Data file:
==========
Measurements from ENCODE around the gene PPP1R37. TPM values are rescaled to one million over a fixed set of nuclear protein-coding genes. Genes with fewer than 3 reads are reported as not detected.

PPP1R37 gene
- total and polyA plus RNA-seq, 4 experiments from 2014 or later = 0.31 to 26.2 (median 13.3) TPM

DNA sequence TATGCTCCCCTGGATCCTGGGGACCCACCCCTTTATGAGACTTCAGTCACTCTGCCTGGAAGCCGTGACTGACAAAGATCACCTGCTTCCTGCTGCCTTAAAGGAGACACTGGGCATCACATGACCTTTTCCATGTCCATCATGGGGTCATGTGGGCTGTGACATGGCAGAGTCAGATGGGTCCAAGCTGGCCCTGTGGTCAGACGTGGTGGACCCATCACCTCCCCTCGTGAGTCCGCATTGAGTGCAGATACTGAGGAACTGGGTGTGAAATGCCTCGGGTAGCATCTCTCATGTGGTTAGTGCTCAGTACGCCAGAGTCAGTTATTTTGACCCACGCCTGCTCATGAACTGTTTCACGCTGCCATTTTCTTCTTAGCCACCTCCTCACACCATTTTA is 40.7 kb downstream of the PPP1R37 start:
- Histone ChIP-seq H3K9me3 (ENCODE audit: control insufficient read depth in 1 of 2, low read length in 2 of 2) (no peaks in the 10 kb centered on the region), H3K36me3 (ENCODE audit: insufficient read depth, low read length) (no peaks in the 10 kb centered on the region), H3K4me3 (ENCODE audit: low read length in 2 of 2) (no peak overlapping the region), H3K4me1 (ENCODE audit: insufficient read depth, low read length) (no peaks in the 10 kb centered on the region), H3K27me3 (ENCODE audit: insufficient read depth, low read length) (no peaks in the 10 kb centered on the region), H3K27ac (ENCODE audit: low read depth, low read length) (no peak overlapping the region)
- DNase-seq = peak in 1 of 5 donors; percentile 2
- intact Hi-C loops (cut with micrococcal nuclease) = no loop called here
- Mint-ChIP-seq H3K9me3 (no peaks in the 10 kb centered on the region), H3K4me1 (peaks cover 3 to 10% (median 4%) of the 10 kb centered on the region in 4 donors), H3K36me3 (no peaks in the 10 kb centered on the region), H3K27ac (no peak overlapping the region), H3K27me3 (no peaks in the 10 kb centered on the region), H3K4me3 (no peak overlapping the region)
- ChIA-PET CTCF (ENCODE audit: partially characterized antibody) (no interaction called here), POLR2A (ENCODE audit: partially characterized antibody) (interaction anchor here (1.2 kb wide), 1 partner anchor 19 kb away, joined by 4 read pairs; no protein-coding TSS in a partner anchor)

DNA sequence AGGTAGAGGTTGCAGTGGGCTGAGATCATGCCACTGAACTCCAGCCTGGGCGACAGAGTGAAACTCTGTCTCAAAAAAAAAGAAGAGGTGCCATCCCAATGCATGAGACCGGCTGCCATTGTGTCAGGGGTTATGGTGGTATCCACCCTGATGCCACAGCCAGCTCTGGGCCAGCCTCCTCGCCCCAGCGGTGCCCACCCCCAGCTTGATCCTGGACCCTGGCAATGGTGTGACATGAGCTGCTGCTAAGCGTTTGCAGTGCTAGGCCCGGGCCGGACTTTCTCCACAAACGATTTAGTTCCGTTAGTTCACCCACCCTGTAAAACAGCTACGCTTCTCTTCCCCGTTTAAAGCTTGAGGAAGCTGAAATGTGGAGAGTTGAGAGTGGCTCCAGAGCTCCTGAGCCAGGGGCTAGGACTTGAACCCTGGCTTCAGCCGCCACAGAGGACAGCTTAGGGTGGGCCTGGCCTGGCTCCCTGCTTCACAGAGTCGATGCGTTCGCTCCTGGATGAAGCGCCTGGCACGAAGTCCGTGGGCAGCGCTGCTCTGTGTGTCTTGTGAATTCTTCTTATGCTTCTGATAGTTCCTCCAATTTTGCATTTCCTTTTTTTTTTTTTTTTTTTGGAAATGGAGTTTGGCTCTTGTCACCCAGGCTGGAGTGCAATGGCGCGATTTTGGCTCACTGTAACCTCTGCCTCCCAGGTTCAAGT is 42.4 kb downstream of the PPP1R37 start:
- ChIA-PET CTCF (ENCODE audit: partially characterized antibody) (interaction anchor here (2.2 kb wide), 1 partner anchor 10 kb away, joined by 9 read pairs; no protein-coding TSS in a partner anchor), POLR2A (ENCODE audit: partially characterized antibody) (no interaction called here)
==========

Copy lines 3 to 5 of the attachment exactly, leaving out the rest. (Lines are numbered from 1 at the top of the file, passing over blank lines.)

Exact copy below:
- total and polyA plus RNA-seq, 4 experiments from 2014 or later = 0.31 to 26.2 (median 13.3) TPM

DNA sequence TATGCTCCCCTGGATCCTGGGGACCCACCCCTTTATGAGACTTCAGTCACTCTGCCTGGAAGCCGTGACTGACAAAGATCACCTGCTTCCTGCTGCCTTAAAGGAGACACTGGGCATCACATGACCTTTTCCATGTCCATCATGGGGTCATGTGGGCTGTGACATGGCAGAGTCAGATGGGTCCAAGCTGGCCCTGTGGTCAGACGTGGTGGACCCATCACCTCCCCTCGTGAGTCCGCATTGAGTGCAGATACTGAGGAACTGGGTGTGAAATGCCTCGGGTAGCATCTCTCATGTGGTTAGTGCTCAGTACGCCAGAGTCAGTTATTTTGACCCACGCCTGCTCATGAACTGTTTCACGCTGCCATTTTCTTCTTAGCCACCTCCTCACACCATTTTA is 40.7 kb downstream of the PPP1R37 start:
- Histone ChIP-seq H3K9me3 (ENCODE audit: control insufficient read depth in 1 of 2, low read length in 2 of 2) (no peaks in the 10 kb centered on the region), H3K36me3 (ENCODE audit: insufficient read depth, low read length) (no peaks in the 10 kb centered on the region), H3K4me3 (ENCODE audit: low read length in 2 of 2) (no peak overlapping the region), H3K4me1 (ENCODE audit: insufficient read depth, low read length) (no peaks in the 10 kb centered on the region), H3K27me3 (ENCODE audit: insufficient read depth, low read length) (no peaks in the 10 kb centered on the region), H3K27ac (ENCODE audit: low read depth, low read length) (no peak overlapping the region)